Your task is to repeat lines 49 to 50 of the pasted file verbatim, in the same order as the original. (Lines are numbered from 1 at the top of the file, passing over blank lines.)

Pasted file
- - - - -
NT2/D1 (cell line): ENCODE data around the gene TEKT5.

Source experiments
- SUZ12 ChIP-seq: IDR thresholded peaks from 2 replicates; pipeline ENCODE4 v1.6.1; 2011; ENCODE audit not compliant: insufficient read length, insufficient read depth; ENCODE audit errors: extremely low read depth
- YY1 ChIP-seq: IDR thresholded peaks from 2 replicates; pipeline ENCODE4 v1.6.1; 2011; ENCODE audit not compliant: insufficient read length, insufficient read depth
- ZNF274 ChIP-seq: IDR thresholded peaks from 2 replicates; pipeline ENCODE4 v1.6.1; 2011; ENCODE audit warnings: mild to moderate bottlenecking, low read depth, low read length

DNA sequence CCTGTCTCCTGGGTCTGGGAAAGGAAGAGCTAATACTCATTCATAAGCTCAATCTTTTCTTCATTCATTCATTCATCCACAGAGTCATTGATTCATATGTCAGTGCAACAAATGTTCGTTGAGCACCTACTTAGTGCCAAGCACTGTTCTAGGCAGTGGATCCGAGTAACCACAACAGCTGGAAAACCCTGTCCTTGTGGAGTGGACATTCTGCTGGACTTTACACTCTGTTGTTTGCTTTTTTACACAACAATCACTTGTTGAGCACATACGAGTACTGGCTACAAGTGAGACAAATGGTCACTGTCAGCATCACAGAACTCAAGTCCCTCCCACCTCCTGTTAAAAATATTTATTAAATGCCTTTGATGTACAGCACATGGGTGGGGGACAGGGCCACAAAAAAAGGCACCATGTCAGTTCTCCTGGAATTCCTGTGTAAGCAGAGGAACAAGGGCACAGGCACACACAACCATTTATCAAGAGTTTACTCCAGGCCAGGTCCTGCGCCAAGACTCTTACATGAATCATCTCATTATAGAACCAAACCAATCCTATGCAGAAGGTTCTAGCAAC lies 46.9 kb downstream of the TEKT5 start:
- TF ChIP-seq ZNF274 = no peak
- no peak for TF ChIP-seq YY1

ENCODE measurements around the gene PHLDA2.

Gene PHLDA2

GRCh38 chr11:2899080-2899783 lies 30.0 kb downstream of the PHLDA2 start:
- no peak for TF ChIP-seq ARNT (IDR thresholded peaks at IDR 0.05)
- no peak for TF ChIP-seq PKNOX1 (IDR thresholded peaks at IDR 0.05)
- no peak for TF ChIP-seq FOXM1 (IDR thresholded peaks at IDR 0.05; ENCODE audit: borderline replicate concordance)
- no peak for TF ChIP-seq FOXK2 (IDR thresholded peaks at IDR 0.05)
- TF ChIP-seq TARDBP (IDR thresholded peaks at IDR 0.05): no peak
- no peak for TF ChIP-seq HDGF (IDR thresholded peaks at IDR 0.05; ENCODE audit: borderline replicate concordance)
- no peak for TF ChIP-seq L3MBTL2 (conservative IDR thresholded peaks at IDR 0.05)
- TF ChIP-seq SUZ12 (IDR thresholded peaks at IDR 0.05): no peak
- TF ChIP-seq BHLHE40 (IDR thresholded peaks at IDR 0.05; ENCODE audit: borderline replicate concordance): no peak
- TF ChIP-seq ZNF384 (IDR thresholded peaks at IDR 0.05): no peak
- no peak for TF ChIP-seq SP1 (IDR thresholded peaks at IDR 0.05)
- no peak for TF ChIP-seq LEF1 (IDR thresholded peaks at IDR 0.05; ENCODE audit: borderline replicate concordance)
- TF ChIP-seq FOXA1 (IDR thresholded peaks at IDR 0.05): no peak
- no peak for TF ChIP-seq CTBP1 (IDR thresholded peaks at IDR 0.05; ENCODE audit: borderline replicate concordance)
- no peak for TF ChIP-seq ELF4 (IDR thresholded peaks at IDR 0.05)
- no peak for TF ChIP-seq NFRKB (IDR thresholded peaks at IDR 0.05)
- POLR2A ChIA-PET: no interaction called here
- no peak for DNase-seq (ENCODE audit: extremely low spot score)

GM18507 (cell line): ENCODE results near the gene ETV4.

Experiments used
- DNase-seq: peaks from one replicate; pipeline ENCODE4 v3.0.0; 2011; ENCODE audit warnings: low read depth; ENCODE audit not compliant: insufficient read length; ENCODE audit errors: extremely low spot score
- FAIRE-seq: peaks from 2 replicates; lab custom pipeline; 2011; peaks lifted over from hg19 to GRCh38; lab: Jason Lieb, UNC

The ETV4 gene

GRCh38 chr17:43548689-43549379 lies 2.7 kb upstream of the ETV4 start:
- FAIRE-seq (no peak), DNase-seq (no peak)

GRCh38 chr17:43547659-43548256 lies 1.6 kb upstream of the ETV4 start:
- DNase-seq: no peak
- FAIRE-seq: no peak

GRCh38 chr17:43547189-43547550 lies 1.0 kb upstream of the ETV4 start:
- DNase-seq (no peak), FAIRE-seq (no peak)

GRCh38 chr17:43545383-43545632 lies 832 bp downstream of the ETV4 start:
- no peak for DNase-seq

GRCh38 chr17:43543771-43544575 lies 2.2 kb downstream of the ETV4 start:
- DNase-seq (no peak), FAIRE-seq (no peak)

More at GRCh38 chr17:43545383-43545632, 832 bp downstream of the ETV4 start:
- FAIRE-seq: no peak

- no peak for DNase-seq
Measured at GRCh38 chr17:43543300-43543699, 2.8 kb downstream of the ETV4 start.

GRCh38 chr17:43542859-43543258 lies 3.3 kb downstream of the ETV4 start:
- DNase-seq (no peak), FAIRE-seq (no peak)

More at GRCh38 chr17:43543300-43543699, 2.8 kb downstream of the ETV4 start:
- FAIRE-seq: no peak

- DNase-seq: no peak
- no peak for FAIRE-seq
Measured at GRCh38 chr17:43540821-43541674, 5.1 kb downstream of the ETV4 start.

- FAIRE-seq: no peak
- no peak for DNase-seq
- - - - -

Measured at GRCh38 chr17:43543300-43543699, 2.8 kb downstream of the ETV4 start.

GRCh38 chr17:43542859-43543258 lies 3.3 kb downstream of the ETV4 start: